So, what should today's US policymakers do? Higher tax rates are not the answer. Even before the pandemic hit, every federal tax rate would have had to be increased by one-third in order to finance the current level of federal spending without adding to the national debt. Such an increase would have harmful effects – similar to those of mounting public debt – on economic growth and job creation.
Congress may be tempted to reduce defense spending to help close the deficit, as it often has done in the past. But these previous efforts demonstrably failed. Rather than reduce the budget deficit, Congress instead used the savings from lower defense outlays to finance additional domestic spending.
Unless policymakers abandon their misguided beliefs about budget deficits, cutting defense expenditure now would produce the same result. More importantly, it would be a grave strategic mistake, weakening US national security and emboldening the country's foreign adversaries – particularly now that China is flexing its muscles in Asia and investing heavily in its military.1
Throughout US history, the federal government's ability to borrow during times of international crisis has proven to be an invaluable national-security asset. Two hundred years ago, the ability to borrow was instrumental in America maintaining its independence from England. During the Civil War, it was crucial to preserving the union. And it proved decisive in defeating totalitarian regimes in the two world wars of the twentieth century.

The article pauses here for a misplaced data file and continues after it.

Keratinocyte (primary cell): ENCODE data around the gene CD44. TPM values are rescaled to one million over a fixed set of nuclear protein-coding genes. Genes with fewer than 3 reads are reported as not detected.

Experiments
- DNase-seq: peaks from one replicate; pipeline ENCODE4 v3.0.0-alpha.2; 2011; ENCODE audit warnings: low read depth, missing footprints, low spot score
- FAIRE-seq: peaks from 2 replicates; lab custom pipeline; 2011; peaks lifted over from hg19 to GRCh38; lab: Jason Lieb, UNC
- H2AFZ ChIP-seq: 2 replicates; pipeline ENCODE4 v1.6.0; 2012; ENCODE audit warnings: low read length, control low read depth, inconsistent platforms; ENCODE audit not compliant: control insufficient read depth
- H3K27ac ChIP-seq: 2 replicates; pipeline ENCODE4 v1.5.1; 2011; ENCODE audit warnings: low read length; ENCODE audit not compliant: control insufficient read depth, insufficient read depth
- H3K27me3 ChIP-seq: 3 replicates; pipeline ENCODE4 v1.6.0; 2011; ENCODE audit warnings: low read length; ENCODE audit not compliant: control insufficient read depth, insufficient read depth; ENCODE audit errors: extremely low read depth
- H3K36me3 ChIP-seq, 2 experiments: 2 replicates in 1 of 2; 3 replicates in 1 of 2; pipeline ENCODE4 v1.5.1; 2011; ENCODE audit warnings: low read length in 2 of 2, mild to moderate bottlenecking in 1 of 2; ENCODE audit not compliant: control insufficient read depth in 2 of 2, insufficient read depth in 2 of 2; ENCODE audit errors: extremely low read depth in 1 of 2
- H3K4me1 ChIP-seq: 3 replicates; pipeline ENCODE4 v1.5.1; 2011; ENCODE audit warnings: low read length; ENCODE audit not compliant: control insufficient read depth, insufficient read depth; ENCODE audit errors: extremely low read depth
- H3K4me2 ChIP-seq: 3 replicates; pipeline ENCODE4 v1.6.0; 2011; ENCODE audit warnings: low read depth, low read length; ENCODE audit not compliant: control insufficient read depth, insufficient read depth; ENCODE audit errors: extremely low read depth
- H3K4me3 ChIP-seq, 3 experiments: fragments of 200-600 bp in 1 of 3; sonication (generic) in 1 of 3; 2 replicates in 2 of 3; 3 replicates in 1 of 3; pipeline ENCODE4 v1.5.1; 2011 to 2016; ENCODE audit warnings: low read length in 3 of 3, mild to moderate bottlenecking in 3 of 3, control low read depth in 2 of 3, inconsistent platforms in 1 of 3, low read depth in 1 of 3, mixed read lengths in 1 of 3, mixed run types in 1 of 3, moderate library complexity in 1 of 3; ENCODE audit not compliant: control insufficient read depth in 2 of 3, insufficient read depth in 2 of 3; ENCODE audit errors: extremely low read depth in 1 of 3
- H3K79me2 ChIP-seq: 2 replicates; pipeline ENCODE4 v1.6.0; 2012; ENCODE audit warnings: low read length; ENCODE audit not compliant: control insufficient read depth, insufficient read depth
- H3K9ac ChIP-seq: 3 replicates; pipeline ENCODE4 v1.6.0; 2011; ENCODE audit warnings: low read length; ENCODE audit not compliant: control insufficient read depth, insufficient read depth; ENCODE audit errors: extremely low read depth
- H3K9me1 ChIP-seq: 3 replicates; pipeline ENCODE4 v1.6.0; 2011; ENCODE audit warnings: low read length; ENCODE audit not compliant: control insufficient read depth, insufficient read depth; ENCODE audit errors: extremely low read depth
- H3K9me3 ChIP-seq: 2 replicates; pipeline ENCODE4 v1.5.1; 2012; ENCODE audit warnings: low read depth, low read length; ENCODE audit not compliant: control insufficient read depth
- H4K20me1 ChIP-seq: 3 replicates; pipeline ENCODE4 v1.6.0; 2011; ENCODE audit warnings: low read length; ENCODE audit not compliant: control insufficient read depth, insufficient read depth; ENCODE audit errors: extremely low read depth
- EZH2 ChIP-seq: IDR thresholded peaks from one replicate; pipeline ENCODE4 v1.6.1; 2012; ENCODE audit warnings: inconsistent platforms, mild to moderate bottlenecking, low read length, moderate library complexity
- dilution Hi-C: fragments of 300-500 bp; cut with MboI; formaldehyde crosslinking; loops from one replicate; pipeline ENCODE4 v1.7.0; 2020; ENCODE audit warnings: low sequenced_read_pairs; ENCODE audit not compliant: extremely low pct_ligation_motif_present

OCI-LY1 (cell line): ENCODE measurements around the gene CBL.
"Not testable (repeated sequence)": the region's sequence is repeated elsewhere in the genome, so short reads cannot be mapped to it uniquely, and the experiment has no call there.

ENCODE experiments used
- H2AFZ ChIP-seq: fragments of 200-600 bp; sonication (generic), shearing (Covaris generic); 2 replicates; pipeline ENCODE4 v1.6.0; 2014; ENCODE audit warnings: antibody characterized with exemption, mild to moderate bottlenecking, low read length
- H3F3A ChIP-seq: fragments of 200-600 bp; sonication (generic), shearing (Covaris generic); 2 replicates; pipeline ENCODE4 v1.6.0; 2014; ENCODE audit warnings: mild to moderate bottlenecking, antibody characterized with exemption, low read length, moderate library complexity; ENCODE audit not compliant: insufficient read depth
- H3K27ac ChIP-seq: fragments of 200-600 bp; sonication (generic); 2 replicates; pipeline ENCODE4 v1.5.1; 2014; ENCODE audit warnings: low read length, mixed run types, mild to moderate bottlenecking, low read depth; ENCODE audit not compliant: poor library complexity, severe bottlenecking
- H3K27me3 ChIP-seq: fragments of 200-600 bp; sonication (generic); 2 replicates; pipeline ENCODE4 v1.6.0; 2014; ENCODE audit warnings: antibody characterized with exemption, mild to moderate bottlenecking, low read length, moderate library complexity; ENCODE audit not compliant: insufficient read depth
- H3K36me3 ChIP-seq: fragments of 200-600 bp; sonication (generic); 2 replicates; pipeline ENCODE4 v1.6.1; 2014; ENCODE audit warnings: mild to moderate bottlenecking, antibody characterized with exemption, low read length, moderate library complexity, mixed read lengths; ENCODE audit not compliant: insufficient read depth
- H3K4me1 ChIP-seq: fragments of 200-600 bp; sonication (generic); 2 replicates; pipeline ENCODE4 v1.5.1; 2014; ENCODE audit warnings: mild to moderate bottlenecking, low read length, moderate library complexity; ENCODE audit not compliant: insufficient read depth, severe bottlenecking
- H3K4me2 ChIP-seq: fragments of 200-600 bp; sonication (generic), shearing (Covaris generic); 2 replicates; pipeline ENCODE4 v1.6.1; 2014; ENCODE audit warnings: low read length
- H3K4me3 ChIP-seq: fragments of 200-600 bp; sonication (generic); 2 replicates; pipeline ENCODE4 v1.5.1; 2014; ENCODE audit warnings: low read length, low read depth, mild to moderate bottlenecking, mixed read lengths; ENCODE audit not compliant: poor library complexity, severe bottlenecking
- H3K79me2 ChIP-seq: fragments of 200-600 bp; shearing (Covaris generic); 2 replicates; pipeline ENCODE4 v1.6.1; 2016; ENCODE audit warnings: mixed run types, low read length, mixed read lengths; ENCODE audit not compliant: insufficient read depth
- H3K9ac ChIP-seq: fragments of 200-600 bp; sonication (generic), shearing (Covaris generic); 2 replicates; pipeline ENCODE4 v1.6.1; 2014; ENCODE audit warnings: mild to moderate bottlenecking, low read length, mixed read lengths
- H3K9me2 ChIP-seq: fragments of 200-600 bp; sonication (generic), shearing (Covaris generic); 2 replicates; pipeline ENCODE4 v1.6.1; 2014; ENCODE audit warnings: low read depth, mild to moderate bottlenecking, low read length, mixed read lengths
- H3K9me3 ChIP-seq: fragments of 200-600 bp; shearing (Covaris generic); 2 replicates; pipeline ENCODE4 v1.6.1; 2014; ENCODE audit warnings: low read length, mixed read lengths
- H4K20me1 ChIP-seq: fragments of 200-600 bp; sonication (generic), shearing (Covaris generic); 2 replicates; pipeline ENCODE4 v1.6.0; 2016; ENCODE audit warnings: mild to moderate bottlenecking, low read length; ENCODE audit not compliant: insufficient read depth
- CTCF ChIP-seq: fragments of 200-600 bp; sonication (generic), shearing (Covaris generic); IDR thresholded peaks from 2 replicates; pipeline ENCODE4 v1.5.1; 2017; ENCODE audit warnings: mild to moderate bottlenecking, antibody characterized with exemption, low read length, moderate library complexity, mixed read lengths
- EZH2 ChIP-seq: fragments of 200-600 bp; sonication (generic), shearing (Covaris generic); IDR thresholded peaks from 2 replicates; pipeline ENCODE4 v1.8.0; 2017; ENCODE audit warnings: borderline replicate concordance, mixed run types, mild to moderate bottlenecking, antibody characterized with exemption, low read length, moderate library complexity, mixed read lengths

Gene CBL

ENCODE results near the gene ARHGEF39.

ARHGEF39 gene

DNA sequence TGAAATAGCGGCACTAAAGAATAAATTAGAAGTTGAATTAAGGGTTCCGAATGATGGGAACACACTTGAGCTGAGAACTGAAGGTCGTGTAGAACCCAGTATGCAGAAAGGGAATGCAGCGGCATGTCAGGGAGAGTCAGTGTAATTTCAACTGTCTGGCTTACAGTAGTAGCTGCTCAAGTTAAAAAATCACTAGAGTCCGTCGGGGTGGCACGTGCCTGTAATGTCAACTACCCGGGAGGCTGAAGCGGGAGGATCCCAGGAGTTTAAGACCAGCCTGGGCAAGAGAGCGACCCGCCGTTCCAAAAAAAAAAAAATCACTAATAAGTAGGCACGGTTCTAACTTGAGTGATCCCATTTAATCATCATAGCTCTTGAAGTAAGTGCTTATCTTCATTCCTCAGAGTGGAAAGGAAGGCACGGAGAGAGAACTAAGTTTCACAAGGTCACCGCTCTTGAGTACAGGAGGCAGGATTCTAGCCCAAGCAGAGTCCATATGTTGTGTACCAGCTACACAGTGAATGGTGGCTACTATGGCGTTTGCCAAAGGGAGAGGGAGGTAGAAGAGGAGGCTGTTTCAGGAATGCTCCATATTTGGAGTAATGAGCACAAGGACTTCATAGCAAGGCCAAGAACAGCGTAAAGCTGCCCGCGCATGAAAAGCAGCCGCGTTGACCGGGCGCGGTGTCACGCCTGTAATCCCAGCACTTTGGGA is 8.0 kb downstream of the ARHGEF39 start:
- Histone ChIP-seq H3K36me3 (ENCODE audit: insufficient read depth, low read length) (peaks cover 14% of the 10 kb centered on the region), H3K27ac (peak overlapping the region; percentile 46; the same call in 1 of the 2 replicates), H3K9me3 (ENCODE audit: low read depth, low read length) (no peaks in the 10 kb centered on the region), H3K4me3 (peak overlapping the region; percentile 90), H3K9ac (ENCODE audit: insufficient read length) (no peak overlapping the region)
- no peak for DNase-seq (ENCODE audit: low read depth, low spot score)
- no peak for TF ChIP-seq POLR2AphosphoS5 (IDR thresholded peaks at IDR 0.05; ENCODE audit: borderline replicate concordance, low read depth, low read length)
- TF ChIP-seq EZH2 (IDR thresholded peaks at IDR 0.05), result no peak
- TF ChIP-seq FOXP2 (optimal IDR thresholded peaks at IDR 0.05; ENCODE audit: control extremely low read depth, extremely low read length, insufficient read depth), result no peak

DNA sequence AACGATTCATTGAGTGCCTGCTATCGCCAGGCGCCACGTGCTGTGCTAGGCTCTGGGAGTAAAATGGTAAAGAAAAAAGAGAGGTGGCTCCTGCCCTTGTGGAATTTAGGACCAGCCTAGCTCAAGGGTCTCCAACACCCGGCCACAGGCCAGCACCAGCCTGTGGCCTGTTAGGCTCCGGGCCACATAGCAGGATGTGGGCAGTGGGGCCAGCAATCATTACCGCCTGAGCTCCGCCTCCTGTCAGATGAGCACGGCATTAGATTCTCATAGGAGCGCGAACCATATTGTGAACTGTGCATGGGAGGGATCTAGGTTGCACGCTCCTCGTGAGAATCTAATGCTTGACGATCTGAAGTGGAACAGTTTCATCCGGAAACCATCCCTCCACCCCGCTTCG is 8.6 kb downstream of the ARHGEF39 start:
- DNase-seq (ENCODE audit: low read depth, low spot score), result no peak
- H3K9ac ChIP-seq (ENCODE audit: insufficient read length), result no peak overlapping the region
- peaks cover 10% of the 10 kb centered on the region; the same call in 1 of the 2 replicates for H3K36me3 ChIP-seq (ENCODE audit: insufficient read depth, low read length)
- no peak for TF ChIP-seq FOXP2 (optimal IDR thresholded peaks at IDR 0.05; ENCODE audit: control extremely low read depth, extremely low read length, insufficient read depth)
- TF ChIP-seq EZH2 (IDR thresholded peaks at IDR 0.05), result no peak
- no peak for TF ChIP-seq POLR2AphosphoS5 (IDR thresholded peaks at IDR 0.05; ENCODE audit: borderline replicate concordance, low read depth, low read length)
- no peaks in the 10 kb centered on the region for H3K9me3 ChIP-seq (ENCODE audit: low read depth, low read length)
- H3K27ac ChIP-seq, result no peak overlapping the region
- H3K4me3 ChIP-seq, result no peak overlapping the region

The US government's careless spending is jeopardizing this asset. If the country continues along its current fiscal path, the federal government's borrowing well will eventually dry up. When it does, America will be far less able to counter national-security threats. As hostile foreign governments and terrorist organizations recognize this, the world will become a far more dangerous place.1
US policymakers' mistaken belief that deficits and debt don't matter is the sad culmination of a long downward slide in fiscal responsibility. From 1789 to the 1930s, the federal government adhered to a balanced-budget norm, incurring fiscal deficits during wartime and economic recessions, and running modest surpluses during good times to pay down this debt. This prudent management of the federal finances was instrumental in establishing America's strong position in world financial markets.1